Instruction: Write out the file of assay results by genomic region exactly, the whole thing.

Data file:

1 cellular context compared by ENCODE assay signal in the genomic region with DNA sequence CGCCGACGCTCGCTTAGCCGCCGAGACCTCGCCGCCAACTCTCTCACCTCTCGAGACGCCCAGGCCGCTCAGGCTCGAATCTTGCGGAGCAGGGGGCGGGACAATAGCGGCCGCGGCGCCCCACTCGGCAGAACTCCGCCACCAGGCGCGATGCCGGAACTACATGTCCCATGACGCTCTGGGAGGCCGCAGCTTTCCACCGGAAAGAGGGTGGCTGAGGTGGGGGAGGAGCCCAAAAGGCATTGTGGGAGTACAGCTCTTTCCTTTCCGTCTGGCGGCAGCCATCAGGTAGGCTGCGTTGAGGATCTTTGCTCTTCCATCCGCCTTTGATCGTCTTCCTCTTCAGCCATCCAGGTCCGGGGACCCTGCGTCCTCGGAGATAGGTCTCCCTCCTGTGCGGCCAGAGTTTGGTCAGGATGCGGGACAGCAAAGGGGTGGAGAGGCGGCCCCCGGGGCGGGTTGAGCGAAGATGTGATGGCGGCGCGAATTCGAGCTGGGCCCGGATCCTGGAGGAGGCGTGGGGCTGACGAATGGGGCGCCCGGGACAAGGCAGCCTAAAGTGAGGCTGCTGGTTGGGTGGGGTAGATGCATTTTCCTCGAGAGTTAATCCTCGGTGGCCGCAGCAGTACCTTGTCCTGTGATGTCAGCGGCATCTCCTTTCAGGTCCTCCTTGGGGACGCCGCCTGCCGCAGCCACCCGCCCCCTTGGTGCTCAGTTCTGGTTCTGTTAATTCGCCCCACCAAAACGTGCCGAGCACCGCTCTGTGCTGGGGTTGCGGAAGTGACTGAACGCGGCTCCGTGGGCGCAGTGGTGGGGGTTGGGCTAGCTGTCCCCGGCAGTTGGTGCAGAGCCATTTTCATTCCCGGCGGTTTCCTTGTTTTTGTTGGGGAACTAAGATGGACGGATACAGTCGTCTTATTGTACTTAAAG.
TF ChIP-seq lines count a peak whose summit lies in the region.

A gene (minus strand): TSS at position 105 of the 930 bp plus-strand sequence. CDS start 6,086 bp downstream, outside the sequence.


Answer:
1 cellular context compared by ENCODE assay signal in the genomic region with DNA sequence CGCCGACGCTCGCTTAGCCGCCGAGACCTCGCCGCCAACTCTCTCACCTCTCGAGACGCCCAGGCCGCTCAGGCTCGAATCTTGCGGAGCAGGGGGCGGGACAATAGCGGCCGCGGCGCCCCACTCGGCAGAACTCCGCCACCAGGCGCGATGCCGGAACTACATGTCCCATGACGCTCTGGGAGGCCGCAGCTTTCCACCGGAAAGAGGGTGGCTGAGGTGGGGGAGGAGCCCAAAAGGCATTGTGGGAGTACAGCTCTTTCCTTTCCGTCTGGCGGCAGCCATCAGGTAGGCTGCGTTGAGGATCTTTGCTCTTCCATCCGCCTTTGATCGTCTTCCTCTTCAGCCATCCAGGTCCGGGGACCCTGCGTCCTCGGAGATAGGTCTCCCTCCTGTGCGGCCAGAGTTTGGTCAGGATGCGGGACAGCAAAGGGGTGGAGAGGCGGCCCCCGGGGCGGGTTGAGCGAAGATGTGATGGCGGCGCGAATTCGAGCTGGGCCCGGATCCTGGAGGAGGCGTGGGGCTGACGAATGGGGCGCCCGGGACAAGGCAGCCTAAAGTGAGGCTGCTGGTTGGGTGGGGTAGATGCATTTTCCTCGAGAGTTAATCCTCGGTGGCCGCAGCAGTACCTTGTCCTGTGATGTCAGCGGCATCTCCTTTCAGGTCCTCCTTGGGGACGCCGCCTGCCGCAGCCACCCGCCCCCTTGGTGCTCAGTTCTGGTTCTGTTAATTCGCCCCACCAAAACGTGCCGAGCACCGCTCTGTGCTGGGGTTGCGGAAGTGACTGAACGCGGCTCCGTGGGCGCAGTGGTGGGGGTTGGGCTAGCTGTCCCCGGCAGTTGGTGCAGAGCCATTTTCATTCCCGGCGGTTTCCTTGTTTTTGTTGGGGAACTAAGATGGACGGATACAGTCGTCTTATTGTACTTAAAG.
TF ChIP-seq lines count a peak whose summit lies in the region.

A gene (minus strand): TSS at position 105 of the 930 bp plus-strand sequence. CDS start 6,086 bp downstream, outside the sequence.